Stay with Me by Ayòbámi Adébáyò

Reviewed by Alice Farrant

Akin’s father has died and Yejide is coming home.

Set against a backdrop of political turmoil, Stay With Me is a powerful commentary on motherhood, love, grief, tradition and culture in Nigeria during the 80s and 90s.

Flitting between past and present, the novel follows protagonist Yejide and her husband Akin as their marriage progresses towards an inevitable parting. While love brought them together, it also pulls them apart as Akin goes to various lengths to protect himself and Yejide from a secret he can’t bare to acknowledge. As two of their children die and one life hangs in the balance, Stay With Me explores the levels of loss parents can cope with.

“Akin, I often wonder if you think about her too.”

Ayòbámi Adébáyò is a generous writer, giving her characters just enough room to speak as is needed to keep the reader in the dark but not reduce the characters to two dimensional beings. Technically, nothing feels superfluous, each word and phrase has it’s place – and you see it in the way Akin and Yejide express themselves. Every bit of information is drip fed with consideration. There is so much power to this novel and Adébáyò’s writing, a subtle power that I don’t think I noticed until I began writing this review.

Yejide is a complex protagonist, powerful while slightly dislikeable. She is a force, an imperfect woman dealing with a stifling traditional Nigerian culture. As an orphan of sorts, she is desperate for a love, fooling herself that her mother in-law may think of her as a daughter rather than a carrier of babies. She is desperate for a child, desperate for the all encompassing love of motherhood, but also to fit into her husband’s family by conceiving. Tradition is rarely kind to women, and even as someone relatively unfamiliar with Nigeria and its history I recognised Yejide’s struggle. She is a fascinating character, one you root for and weep with.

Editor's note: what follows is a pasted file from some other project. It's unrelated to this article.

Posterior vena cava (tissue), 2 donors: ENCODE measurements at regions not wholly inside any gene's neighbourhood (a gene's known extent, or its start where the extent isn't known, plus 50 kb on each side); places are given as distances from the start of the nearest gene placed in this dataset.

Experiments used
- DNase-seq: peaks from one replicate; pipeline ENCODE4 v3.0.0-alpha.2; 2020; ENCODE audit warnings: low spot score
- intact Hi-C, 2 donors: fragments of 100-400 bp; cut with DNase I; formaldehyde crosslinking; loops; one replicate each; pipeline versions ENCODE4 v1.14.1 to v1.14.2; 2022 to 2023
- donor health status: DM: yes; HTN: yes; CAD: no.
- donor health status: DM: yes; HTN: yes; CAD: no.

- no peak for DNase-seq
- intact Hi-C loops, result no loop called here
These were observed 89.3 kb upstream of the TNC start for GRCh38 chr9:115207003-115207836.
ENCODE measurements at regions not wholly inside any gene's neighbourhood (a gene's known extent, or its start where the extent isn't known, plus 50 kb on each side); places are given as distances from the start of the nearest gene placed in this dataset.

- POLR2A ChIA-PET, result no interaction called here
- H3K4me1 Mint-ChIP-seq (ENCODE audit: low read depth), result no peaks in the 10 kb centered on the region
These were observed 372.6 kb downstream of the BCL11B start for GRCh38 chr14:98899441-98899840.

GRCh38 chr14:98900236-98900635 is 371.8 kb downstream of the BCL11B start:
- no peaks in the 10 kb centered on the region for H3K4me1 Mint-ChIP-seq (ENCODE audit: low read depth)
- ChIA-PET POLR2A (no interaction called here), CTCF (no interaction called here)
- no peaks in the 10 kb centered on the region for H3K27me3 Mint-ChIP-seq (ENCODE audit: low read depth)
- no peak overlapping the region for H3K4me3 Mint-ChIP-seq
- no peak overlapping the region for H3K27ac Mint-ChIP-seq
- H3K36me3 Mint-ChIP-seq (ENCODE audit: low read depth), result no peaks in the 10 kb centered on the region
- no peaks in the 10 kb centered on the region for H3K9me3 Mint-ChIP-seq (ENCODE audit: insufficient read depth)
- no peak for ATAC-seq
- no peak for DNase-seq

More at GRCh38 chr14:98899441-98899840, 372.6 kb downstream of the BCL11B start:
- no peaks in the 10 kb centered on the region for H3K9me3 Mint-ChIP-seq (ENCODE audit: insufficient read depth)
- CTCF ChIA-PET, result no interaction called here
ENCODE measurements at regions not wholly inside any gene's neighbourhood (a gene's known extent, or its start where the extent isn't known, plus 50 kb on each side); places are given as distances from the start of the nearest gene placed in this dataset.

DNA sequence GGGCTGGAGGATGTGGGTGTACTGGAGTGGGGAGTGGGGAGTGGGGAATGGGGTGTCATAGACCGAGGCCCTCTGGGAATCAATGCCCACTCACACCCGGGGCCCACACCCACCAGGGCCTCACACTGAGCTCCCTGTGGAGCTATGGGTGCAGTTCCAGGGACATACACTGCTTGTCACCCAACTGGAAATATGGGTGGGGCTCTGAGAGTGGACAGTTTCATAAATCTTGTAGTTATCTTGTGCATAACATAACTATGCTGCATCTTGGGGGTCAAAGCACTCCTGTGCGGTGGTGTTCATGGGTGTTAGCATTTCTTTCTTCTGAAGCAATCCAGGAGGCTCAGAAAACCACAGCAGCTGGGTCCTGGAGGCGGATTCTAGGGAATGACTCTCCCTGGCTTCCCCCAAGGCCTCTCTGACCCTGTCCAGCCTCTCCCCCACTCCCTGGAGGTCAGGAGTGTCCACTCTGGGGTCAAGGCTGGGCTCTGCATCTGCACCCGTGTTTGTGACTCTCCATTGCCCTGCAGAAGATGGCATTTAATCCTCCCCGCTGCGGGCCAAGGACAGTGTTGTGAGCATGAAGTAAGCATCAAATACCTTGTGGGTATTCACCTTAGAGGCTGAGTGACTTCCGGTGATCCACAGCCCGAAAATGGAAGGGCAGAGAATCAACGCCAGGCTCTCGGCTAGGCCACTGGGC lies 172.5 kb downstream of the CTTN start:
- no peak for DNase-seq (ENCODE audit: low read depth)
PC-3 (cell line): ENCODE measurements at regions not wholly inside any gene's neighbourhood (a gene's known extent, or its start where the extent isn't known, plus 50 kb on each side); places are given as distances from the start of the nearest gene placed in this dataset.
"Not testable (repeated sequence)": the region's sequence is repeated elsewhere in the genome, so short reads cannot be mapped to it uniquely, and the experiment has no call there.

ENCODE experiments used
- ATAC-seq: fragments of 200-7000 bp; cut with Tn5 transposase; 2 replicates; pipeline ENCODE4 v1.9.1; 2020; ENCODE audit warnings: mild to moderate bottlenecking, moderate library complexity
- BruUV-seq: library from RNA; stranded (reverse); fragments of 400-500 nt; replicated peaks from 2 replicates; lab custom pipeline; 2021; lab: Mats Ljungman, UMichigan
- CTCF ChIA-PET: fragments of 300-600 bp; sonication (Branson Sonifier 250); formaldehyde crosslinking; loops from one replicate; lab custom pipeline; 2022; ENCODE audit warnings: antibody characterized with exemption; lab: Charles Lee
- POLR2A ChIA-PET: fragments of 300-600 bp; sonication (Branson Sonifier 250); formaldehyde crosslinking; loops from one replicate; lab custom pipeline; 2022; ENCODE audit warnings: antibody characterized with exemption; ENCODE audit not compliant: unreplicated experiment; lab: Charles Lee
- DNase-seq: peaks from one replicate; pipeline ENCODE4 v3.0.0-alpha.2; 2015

Initially, Akin appears subservient and bland, but at the novel progresses you realise that what bubbles under the surface is a desperate scramble to maintain control. Akin makes many choices that negatively impact the people around him, however, because there is no malice to him it’s hard to see how cruel he has been until you contemplate everything he has done. Like Yejide, he too is complex, he doesn’t want to make bad choices and hurt people, but he does.

Together their love and grief take you down the path that tips both over the edge of sanity, in turn signalling the end of their relationship. With this, Stay With Me manages to cover a multitude of topics without ever separating itself from the main story of Akin, Yejide and their family.

The strict patriarchal values of Nigerian society work against both Yejide and Akin. To Yejide because she is expected to a dutiful wife and provide children. When there are no children it is the mother’s fault and a new wife must be found to produce children.  For Akin, his impotence removes his masculinity, no matter how many wives he has he won’t be able to conceive. In Yejide he finds the perfect partner, as she initially insists on being a virgin before marriage.